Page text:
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Catholic Dictionary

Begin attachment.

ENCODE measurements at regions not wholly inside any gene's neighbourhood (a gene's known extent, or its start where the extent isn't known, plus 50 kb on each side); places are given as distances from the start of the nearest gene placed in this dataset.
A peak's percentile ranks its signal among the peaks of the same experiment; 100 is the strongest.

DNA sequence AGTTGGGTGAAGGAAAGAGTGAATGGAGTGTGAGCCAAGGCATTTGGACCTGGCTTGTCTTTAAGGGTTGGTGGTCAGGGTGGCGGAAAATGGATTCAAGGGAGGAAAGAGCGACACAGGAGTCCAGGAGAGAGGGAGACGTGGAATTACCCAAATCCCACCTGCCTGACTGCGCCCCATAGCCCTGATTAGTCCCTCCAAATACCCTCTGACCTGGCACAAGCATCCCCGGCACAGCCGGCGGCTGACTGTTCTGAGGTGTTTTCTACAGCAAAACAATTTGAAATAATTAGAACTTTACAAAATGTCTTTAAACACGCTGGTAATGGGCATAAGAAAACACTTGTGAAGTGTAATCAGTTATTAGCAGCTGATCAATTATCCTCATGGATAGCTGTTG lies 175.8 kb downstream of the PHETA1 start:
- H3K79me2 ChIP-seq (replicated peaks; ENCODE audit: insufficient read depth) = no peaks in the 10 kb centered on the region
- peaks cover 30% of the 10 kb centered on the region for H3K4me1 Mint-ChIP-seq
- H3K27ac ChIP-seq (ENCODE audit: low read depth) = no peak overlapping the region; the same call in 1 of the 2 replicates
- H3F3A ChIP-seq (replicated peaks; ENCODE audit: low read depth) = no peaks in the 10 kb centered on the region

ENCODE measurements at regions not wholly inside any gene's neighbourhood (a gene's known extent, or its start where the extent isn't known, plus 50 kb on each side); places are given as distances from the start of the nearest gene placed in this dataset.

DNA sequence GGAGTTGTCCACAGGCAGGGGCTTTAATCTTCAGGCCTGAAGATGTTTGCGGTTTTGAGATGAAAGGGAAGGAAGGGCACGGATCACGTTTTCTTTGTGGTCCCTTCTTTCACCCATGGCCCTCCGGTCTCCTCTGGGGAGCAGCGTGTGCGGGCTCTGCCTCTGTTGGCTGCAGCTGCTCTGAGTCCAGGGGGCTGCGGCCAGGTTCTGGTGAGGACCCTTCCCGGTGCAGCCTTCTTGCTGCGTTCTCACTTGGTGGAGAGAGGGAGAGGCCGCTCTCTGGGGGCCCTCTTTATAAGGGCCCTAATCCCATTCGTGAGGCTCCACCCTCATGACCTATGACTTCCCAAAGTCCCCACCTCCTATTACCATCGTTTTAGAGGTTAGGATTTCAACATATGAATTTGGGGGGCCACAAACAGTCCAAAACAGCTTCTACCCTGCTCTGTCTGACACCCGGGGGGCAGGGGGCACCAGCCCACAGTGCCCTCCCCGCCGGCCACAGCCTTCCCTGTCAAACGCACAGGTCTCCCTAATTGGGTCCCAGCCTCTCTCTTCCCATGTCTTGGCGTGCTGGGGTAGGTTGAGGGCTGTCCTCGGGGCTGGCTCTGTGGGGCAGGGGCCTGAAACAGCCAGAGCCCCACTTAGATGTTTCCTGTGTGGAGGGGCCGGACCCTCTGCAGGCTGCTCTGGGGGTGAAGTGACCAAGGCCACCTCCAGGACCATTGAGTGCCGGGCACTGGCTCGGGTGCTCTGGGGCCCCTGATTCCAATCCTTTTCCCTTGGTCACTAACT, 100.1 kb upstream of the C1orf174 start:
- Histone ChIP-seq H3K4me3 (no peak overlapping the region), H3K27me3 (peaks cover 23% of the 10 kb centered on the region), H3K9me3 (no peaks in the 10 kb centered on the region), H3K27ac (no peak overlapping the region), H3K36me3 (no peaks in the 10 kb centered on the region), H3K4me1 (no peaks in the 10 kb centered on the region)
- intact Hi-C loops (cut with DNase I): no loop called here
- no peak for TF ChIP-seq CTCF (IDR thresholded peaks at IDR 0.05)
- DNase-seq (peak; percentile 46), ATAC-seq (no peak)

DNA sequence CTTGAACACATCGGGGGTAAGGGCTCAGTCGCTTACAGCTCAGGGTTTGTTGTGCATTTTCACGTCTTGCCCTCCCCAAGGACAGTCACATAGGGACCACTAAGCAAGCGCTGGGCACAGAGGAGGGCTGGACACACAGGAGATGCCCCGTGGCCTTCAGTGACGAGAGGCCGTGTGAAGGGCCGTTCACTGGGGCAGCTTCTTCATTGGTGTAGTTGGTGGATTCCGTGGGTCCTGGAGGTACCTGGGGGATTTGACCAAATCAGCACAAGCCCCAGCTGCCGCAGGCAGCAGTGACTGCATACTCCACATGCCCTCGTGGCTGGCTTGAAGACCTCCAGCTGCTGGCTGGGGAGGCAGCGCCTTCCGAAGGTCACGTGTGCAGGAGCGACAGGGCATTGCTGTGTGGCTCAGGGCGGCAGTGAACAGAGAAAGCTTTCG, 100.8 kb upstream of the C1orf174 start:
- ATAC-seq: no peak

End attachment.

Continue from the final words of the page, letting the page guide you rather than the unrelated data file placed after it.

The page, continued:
The teachings and practices of a secret international organization whose modern origins date from the first quarter of the eighteenth-century. Freemasonry began as a fraternity of Deists in Europe, and its basic orientation has been naturalistic, i.e. supernatural, ever since. Its hostility to the Catholic Church has evoked numerous declarations of the Holy See, notably of Popes Clement XII (1738), Pius IX (1864) and Leo XIII (1884). The Code of Canon Law (1918) decreed that no Catholic may join "Masonic sects or any other similar associations which plot against the Church" (Canon 2335). The most recent statement is from the Sacred Congregation for the Doctrine of the Faith under Cardinal Prefect Joseph Ratzinger, of November 26, 1983: "It has been asked whether there has been any change in the Church's decision in regard to Masonic associations since the new Code of Canon Law does not mention them expressly, unlike the previous code. This Sacred Congregation is in a position to reply that this circumstance is due to an editorial criterion which was followed as also in the case of other associations likewise unmentioned inasmuch as they are contained in wider categories. Therefore, the Church's negative judgment in regard to Masonic associations remains unchanged since their principles have always been considered irreconcilable with the doctrine of the Church, and therefore, membership in them remains forbidden. The faithful who enroll in Masonic associations are in a state of grave sin and may not receive Holy Communion. It is not within competence of local ecclesiastical authorities to give judgment on the nature of Masonic associations which would imply a derogation from what has been decided above, and this in line with the declaration of this sacred congregation issued February 17, 1981